The Koryak language is currently spoken by about 3,000 people living in the Russian Far East. Communities of speakers are scattered about Kamchatka peninsula in the north Pacific, and can be found in the area to the north on the mainland. There are radio and televisions broadcasts in the Chavchuven dialect of Koryak and in Alutor, and the Palana newspaper, Narodovlastie ("People's Power) irregularly issues with insets in Koryak. There has been some revival in native interest in the language, starting in the early 1980s, and continuing today. Vakhtin (1992) is very pessimistic about the language's persistence for more than two more generations. I am not sure if I share this pessimism. With a little time and some assistance (both of which are not impossible) language revival activists may be able to turn around the steady decline of native or fluent speakers. However, in my Winter 2013 expedition to several villages in Olyutor Rayon and the village of Manily in Penzhinsky Rayon, as well as observations in Palana in Tigilsky Rayon, I found very few full speakers under the age of 40. I know of only a few isolated children who know how to speak Koryak, and all are Russian dominant.
My research project titled "Ethnopoetics: Stories from Herders and Maritime Villagers" is funded by a grant from the Hans Rausing Endangered Documentation Language Programme (ELDP) from September 2012 to September 2014. In addition to stories, we are also documenting conversation, kinship, and all kinds of knowledge related to religious beliefs and relations with spirits. The focus is on reindeer herders in Olyutorskiy Rayon and Maritime Koryaks from Penzhina, although we recorded many Chawchu in Manily and are including speakers of all varieties of Koryak living in Palana, our base of operations.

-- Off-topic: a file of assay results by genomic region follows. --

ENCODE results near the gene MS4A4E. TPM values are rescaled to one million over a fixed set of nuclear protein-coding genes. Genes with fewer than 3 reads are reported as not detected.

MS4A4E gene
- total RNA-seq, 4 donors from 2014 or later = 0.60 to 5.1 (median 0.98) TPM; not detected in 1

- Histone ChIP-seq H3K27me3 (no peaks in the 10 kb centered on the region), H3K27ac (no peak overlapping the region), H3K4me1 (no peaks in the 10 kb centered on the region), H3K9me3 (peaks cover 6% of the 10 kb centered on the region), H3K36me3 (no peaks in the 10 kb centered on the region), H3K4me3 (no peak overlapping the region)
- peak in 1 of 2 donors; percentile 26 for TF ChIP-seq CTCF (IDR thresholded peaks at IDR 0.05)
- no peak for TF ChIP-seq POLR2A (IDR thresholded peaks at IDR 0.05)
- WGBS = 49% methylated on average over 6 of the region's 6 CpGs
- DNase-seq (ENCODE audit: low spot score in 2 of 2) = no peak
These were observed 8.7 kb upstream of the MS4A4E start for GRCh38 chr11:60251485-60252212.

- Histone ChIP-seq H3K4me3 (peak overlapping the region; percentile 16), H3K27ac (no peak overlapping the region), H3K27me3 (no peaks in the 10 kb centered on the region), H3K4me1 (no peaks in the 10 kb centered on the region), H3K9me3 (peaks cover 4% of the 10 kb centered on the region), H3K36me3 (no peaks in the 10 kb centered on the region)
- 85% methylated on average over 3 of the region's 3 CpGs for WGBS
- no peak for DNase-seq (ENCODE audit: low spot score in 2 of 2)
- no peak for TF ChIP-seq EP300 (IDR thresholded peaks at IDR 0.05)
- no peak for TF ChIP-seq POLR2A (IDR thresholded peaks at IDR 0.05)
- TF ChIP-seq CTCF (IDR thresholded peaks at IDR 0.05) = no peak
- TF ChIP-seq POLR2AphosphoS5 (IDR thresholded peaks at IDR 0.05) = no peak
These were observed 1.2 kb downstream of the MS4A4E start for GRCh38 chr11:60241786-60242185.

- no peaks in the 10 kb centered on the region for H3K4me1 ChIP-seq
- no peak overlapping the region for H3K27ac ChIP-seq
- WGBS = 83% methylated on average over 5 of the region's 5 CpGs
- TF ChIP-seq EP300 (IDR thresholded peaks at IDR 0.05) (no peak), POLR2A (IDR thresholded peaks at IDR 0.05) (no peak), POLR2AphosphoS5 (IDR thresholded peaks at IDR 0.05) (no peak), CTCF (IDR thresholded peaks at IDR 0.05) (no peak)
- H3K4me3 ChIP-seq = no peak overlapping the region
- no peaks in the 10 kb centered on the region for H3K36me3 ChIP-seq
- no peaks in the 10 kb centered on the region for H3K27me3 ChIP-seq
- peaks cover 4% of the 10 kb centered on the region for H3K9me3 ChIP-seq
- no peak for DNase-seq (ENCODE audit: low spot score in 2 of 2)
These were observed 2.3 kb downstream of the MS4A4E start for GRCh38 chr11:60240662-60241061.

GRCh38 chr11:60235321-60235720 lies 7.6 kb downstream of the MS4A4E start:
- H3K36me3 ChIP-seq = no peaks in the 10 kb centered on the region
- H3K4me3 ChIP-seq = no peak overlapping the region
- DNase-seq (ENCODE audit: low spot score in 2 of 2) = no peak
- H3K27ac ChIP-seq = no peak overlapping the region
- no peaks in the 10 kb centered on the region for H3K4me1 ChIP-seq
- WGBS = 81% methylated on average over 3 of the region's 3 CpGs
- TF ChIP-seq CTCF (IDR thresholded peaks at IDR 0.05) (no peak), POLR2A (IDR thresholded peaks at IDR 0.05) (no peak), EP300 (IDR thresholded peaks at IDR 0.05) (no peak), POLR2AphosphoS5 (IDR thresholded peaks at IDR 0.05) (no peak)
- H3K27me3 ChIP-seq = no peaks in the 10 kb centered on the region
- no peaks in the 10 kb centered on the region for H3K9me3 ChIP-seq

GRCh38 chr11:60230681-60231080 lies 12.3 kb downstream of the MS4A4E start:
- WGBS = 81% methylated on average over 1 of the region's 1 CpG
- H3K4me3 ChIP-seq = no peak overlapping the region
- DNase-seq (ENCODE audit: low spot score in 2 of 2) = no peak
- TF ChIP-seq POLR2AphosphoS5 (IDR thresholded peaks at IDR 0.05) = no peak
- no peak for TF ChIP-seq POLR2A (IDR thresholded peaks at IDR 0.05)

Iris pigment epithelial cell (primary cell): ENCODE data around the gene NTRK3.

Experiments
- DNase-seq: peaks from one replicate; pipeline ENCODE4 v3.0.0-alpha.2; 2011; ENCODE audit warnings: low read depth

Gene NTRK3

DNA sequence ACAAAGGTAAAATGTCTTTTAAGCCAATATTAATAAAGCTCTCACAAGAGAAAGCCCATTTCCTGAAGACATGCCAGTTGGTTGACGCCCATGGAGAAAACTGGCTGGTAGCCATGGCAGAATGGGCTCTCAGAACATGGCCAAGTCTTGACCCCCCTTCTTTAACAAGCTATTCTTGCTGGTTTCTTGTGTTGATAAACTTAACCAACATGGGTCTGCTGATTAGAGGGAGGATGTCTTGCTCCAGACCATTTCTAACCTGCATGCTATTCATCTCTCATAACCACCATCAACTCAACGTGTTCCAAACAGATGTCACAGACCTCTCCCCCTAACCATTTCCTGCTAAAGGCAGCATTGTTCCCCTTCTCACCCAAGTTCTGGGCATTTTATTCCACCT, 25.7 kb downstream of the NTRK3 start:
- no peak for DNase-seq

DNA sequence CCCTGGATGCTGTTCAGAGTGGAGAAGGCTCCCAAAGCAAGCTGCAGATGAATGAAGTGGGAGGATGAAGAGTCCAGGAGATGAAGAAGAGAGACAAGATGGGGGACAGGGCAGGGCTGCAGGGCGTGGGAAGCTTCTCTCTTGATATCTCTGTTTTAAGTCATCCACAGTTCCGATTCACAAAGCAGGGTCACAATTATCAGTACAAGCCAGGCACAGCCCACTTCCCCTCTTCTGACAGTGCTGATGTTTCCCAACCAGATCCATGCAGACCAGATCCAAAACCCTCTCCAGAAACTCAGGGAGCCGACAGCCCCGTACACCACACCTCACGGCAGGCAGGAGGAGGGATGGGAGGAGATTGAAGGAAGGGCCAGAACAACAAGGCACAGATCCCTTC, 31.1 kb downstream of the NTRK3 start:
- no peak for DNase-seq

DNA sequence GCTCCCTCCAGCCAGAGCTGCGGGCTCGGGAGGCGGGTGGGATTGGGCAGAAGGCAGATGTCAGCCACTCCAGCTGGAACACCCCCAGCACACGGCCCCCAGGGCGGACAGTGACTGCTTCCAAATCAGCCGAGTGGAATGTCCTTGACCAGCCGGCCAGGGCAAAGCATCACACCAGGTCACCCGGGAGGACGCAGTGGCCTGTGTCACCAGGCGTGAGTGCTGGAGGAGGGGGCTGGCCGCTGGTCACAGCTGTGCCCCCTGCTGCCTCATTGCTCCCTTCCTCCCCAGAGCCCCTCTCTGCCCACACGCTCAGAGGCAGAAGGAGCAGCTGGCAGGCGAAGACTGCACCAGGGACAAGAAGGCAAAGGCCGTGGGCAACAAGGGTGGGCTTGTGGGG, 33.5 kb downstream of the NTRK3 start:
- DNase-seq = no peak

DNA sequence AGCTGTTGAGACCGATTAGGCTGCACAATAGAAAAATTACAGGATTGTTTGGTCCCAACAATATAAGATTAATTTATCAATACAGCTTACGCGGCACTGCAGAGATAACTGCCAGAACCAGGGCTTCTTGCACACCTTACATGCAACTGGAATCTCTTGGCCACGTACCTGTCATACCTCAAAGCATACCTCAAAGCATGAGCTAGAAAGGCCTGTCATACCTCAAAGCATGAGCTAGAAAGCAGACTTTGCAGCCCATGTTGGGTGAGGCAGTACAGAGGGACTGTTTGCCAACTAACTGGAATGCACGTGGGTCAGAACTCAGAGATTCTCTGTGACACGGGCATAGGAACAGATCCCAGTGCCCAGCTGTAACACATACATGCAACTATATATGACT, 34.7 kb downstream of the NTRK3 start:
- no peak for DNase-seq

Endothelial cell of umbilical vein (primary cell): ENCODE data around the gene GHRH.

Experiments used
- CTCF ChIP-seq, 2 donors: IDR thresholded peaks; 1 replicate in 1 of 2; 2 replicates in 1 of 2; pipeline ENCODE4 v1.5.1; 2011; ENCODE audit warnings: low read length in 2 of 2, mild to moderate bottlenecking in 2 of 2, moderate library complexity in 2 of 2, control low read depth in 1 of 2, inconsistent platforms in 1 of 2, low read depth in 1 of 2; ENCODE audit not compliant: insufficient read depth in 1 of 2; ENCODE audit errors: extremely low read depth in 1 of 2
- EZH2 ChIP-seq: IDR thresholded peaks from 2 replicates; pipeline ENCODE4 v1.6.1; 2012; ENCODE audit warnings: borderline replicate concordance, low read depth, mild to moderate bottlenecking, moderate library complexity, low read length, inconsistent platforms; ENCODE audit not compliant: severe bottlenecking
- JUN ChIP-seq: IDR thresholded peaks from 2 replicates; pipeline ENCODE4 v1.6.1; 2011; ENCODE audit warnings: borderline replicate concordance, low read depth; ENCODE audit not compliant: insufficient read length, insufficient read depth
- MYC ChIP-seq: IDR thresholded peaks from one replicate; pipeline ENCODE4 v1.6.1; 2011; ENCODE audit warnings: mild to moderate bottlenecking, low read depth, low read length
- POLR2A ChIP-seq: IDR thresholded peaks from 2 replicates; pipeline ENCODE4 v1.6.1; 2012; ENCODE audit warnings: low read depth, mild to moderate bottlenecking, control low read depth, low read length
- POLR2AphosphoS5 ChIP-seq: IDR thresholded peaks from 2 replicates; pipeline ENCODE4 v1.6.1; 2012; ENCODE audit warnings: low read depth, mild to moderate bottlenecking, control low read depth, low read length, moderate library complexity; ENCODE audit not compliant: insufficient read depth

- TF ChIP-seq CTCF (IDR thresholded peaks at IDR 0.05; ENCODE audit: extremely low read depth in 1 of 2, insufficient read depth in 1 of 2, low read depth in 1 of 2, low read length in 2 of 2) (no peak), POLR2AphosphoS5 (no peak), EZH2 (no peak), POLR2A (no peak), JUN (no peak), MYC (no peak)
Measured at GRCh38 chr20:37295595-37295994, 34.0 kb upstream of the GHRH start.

Ethnopoetics refers to a general theory of oral storytelling that assumes that the basic unit is a line. Oral narratives are poetry, not prose. While many scholars prefer a strophic rendition that closely follows acoustic markers such as pauses and relative loudness, I am convinced that Dell Hymes's approach organizing lines into verses and stanzas uncovers the subtle and implicit structure and beauty of good stories well told.
In 2009 I experimented with Adobe Flash to create a text syncronized with an audio recording, which allowed the reader to see and hear the story, thus obviating the need to choose a versified over an acoustic rendition of the story on the page. The Flash object does not have any controls, but right clicking in your browser should let you play, pause, stop and restart the story, originally recorded on wax cylinder by Vladimir Bogoras or Vladimir Jochelson during the winter of 1900-01. I call the story "A Man is Born" (Qlavol Gaitolen) since a birth is the central feature of the story. (Link to page with talking text Flash object)
Koryak belongs to the historically defined language family called "Chukotko-Kamchatkan." The relationship of Itelmen to Koryak has been difficult to pin down exactly, but the scholarly consensus now lies in favour of placing it in the distantly related Kamchatkan branch, while Chukchi, Koryak, Kerek, and Alutor are all closely related in the Chukotkan branch..